2.) Consider the ecological role of the culled species. Sharks are often apex predators at the top of the food chain. This gives them a significant role within the environment controlling populations of multiple species down the line, maintaining complexity and stability of ecosystems. Reduction of population would no doubt be felt throughout an ecosystem. Species previously predated by sharks may boom, but any animals that are further down the food chain or are out competed by this boom would crash. This goes on and on creating a trophic cascade, which trust me people is nicht so good. Not only that but shark populations are already at so much risk. Millions of sharks from a huge range of species are removed from the ocean annually around the world. 2003 recorded the highest landfall of shark from fishing industries and since this has dropped by 20%, a possible sign of declining populations. There are still so many possible factors to take into account here, sharks caught but not brought to landfall, shark decline due to factors other than fishing effort and population dynamics of species whose abundances are unknown.

I have more concerns about an all out cull but these above are my main two and to save readers from square eyes I’ll stop it there for now.

The cull debate isn’t all about reducing the populations of sharks though. Its a time for innovative designs to be put forward for authorities to use that prevent fatal interactions on both sides of the argument. Tagging and relocation efforts have been done around New South Wales, however the success and impact of these is hard to assess. In my view the best methods are ones that take advantage of sensory deterrents, such as patterned wetsuits, or electro-magnetic devices on surf boards, as opposed to actively reducing the shark populations.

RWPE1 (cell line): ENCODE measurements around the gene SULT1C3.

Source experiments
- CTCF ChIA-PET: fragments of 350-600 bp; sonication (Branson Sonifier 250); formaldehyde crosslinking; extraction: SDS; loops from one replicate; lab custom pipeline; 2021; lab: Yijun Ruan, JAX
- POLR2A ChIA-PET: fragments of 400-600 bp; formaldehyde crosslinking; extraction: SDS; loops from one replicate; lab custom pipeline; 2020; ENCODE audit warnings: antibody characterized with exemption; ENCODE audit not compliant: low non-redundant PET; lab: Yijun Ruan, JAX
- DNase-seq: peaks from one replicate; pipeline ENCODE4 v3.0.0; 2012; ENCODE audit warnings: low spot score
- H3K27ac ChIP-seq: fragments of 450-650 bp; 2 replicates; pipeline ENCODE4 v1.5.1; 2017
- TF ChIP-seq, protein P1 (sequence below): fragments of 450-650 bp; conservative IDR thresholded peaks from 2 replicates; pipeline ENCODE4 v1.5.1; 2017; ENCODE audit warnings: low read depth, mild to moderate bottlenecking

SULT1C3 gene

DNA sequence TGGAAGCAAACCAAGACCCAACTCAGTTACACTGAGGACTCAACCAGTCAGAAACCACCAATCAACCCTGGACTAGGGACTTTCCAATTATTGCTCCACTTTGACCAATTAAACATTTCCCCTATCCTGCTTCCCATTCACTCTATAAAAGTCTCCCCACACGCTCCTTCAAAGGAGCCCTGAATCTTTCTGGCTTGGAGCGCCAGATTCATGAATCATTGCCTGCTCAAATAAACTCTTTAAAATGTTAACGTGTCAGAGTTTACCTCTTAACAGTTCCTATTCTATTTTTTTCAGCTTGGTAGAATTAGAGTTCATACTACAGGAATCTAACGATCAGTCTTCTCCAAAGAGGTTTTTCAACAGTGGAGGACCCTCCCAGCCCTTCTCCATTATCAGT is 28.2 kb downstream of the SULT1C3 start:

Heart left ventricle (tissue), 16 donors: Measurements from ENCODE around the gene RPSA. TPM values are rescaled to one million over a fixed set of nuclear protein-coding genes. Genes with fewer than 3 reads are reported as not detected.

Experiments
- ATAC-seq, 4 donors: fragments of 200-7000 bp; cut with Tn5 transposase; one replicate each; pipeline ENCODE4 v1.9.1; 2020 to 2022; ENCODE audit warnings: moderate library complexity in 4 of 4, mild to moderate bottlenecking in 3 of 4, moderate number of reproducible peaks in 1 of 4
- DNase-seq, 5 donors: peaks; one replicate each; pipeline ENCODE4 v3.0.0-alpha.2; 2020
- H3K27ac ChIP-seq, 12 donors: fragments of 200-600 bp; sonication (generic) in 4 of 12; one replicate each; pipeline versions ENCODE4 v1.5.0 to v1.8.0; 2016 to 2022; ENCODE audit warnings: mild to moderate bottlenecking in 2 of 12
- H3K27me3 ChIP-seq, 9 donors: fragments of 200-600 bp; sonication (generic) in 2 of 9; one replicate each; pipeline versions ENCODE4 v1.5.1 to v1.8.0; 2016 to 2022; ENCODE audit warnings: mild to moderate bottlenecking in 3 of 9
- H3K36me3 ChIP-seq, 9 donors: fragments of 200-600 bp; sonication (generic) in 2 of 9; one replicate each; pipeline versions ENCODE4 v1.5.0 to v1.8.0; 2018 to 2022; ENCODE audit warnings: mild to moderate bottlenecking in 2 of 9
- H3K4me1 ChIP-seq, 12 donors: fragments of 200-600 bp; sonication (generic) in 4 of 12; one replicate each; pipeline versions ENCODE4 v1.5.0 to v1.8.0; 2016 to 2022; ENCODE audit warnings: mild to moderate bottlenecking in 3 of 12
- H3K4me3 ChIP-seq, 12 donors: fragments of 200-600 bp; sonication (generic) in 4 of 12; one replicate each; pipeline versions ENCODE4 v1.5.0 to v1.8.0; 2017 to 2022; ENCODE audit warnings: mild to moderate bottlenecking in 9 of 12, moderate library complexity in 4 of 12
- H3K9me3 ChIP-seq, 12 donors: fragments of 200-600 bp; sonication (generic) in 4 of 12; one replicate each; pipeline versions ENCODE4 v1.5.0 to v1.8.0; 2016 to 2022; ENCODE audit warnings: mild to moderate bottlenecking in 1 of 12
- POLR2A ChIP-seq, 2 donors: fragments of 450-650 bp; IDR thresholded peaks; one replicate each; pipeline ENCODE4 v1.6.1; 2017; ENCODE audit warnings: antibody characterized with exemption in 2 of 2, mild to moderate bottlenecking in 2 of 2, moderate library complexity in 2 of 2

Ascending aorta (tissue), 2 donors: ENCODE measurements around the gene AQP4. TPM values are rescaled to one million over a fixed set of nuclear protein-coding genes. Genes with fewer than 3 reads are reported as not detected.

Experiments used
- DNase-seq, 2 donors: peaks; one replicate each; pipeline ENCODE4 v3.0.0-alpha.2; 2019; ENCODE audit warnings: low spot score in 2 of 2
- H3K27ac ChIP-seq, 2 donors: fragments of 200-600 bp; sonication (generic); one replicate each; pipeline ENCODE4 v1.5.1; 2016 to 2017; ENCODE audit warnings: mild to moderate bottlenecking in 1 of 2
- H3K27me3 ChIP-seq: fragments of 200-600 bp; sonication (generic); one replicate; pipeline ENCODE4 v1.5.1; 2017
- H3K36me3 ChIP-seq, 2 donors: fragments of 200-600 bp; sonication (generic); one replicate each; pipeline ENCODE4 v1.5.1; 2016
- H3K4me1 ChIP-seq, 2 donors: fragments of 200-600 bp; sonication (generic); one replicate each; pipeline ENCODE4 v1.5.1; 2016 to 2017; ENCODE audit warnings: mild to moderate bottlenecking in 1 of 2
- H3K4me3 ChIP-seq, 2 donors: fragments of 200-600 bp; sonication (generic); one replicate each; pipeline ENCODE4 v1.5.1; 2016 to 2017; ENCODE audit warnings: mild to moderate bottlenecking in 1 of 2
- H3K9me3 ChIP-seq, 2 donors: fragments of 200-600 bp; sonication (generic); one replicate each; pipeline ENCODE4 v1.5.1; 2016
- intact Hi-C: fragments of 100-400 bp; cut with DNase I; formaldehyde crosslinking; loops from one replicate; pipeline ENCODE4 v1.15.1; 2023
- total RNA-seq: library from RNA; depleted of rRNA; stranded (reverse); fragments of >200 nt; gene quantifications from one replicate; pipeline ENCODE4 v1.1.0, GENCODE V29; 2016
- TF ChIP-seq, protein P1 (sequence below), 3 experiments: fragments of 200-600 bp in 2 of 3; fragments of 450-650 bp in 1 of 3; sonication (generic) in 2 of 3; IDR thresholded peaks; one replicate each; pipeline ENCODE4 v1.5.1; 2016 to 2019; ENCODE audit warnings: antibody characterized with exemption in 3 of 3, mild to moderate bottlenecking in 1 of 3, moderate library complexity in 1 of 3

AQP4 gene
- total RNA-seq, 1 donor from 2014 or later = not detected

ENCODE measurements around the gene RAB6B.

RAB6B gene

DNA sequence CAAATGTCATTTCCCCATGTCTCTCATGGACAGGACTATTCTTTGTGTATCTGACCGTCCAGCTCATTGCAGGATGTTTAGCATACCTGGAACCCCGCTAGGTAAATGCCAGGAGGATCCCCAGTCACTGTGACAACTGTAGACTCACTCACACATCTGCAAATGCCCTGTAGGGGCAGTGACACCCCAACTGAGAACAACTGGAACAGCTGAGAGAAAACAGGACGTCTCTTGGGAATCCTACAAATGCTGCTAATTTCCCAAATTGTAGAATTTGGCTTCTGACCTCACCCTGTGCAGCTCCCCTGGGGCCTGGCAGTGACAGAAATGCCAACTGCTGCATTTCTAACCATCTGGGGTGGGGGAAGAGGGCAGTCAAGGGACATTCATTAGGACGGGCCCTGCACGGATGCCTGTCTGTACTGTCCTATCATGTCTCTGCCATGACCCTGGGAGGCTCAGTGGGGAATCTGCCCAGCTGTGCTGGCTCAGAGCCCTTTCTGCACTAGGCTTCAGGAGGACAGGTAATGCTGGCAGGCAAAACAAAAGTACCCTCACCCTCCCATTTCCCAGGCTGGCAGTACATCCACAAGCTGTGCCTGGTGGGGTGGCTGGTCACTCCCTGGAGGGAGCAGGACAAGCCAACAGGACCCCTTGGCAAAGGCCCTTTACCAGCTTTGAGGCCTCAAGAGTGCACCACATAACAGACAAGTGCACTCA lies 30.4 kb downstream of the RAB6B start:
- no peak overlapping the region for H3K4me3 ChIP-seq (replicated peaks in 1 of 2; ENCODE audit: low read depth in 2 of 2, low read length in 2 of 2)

I understand that the presence of these animals can cause concern to those who use the same water and people may feel safer in the knowledge that perhaps there are fewer sharks but ultimately it is their environment that we step into. My most hated saying is “shark infested water”. There simply is no such thing. Sharks inhabit the oceans like we inhabit a town, it is their home, it is their right to be there and our responsibility to acknowledge that. I’m a massive fan of being on and in the water. Pretty much everything I do involves the ocean. Sure, at times the depth or darkness can get creepy but isn’t that brilliant! It’s the one place on Earth where we as a species dramatically drop in the hierarchy of life and I strongly feel that we should respect this. Rather than manipulating this incredible environment and the animals within it to better suit ourselves (like we have done in so many places), we should manipulate our own activities to provide safety to ourselves whilst respecting the natives of the ocean.